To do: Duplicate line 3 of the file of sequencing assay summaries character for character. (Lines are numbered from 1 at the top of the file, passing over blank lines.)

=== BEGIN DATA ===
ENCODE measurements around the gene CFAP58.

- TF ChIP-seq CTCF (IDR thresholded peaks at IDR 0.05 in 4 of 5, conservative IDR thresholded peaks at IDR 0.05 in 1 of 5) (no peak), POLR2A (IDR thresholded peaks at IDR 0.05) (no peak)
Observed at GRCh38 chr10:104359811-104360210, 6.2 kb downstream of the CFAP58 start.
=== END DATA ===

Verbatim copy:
Observed at GRCh38 chr10:104359811-104360210, 6.2 kb downstream of the CFAP58 start.